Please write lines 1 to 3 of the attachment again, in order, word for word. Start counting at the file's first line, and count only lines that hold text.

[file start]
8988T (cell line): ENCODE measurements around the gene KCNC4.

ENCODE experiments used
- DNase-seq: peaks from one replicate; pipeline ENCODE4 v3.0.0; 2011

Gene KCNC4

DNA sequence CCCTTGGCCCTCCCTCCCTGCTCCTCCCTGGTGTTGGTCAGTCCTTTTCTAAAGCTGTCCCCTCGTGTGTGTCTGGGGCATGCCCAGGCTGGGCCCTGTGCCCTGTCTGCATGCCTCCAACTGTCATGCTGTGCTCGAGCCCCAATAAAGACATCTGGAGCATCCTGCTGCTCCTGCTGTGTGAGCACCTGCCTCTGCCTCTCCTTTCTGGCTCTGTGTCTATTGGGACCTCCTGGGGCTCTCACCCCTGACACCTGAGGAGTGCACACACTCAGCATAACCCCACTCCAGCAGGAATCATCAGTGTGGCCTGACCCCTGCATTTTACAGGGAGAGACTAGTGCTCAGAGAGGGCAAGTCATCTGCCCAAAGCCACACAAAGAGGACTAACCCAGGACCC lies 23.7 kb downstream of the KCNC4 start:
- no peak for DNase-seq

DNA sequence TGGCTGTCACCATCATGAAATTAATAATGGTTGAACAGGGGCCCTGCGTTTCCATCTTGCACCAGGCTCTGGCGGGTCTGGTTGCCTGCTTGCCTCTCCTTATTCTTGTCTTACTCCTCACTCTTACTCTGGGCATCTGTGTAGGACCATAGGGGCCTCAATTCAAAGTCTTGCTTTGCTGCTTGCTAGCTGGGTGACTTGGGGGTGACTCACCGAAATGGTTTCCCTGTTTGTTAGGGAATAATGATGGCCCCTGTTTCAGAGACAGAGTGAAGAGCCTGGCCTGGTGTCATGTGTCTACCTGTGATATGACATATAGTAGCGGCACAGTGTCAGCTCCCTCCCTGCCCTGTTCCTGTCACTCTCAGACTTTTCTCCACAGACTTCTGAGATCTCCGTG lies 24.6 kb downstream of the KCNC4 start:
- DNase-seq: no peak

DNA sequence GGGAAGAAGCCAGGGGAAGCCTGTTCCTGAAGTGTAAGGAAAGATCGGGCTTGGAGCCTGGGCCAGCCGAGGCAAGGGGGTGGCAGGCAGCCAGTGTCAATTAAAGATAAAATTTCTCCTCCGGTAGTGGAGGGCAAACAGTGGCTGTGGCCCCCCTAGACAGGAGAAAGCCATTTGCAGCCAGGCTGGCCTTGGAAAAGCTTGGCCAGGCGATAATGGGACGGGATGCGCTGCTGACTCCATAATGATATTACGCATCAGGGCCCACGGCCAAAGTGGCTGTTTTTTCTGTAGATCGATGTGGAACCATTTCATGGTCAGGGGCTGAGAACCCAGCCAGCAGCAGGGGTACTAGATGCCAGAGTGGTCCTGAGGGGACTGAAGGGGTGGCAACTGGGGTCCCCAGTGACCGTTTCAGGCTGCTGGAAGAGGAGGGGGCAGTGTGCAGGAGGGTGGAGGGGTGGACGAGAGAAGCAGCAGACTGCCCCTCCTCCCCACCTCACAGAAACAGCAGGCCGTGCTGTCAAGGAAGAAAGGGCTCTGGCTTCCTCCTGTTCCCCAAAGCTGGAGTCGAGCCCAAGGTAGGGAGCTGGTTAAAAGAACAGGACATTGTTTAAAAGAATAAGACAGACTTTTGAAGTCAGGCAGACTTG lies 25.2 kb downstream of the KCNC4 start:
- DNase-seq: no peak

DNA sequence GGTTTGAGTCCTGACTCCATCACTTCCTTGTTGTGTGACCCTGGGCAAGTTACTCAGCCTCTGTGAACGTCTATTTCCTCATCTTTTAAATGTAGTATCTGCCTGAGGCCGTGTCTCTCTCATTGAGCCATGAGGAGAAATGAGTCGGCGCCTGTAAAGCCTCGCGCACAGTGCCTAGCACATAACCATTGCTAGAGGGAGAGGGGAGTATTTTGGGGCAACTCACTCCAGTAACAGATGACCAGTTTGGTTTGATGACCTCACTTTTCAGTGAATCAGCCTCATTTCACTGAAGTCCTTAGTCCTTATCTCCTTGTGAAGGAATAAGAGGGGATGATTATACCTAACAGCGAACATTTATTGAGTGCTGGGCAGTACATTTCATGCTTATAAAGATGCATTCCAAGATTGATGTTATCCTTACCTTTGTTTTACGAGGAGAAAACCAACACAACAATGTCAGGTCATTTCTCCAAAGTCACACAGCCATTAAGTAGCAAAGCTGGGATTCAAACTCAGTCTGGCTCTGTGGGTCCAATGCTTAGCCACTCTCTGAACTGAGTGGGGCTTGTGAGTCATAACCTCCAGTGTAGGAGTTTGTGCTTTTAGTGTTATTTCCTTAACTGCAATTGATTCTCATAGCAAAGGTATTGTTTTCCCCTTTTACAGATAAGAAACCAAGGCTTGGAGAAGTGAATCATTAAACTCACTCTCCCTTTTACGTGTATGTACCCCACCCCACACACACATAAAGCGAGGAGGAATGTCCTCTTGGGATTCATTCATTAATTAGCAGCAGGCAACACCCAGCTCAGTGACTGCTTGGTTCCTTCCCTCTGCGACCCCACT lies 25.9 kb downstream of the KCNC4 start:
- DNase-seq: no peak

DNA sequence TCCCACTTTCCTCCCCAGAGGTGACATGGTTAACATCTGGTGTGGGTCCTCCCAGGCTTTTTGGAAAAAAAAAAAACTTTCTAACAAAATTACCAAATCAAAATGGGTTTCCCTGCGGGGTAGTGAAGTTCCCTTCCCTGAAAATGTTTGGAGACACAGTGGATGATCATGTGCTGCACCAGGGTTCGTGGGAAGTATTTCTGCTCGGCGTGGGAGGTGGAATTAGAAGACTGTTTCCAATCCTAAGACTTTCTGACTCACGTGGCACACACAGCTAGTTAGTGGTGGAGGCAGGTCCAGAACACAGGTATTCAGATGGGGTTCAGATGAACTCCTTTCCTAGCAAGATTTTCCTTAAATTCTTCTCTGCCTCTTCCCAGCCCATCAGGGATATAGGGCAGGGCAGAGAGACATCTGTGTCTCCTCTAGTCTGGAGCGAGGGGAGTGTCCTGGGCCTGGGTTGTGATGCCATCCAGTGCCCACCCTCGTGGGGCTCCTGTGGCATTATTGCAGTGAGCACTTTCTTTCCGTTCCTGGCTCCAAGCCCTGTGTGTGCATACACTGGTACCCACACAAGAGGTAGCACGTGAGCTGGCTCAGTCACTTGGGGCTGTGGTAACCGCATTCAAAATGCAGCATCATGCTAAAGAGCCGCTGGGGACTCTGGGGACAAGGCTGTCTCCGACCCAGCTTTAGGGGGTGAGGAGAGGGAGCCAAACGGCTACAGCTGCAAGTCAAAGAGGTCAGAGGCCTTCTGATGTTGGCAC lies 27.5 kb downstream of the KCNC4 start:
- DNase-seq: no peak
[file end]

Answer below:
8988T (cell line): ENCODE measurements around the gene KCNC4.

ENCODE experiments used
- DNase-seq: peaks from one replicate; pipeline ENCODE4 v3.0.0; 2011